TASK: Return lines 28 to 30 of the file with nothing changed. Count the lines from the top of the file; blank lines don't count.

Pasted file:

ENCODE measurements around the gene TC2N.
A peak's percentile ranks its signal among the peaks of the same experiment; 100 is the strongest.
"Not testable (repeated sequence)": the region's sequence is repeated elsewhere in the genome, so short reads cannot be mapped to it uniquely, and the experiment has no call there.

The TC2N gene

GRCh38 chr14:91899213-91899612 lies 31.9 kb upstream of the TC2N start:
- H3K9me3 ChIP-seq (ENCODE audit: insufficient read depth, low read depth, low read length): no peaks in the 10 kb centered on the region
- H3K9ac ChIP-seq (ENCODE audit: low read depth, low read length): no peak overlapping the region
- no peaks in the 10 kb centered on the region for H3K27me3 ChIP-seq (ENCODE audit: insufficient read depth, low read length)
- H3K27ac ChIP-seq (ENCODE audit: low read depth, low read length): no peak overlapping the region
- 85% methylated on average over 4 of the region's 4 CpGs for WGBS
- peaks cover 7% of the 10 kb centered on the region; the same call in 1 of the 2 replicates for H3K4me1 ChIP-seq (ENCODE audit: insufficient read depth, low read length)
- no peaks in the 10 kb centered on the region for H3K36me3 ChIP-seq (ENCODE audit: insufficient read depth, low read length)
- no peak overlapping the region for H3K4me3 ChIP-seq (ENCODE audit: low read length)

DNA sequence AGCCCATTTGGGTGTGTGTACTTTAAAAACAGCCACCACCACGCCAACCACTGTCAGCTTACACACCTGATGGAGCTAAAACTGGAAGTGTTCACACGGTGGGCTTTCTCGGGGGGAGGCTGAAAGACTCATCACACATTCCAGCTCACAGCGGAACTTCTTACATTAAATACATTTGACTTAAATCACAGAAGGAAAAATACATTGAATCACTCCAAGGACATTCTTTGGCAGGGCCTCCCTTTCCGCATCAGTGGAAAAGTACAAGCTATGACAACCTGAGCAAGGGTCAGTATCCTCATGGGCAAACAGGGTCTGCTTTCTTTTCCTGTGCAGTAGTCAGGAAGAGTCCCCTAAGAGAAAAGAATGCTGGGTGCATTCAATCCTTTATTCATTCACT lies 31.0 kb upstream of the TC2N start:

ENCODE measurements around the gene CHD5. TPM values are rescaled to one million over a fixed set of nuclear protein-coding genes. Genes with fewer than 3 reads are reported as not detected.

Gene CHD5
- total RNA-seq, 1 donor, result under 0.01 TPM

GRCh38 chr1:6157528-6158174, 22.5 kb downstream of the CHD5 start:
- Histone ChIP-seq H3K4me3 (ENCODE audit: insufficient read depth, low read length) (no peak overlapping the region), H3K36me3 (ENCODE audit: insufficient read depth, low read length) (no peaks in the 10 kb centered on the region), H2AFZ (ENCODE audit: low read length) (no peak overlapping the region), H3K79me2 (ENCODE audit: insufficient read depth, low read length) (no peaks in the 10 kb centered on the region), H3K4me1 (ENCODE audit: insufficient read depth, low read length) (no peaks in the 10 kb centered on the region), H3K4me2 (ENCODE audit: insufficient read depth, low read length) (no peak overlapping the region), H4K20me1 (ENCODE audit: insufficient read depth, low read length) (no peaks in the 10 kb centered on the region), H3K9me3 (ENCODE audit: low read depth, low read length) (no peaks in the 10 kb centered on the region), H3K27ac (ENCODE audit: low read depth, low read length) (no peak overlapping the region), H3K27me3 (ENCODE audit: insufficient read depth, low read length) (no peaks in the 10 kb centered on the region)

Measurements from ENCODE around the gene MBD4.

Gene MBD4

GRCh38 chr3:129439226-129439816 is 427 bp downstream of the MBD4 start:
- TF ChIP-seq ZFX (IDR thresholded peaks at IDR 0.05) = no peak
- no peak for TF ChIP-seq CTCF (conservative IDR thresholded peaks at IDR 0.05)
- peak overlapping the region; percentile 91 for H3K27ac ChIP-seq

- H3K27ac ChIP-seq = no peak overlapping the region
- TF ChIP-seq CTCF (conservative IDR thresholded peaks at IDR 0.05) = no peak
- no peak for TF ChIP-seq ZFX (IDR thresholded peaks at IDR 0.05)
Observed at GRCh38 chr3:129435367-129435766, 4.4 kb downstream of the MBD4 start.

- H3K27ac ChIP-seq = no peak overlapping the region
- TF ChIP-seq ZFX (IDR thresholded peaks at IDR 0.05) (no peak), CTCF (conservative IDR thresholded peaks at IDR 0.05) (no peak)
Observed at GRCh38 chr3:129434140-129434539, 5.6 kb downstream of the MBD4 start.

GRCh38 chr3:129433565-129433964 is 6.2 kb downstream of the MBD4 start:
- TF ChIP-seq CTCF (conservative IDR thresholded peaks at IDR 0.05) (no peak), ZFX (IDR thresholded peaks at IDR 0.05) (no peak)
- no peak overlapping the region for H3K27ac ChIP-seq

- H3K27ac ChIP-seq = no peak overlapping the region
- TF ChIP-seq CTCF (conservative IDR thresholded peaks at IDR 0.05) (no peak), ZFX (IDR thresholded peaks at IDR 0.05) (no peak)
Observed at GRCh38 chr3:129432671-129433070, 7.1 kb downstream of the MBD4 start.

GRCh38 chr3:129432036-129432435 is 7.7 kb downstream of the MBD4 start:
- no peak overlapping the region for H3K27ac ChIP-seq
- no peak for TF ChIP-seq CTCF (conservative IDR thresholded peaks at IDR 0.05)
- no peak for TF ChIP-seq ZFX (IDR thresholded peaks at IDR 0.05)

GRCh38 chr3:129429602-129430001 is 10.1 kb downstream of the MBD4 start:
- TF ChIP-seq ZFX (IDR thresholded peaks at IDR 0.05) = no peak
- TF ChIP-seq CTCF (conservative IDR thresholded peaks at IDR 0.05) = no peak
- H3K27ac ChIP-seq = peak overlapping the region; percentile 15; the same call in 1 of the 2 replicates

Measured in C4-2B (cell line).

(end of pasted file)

- no peak for TF ChIP-seq ZFX (IDR thresholded peaks at IDR 0.05)
Observed at GRCh38 chr3:129435367-129435766, 4.4 kb downstream of the MBD4 start.

- H3K27ac ChIP-seq = no peak overlapping the region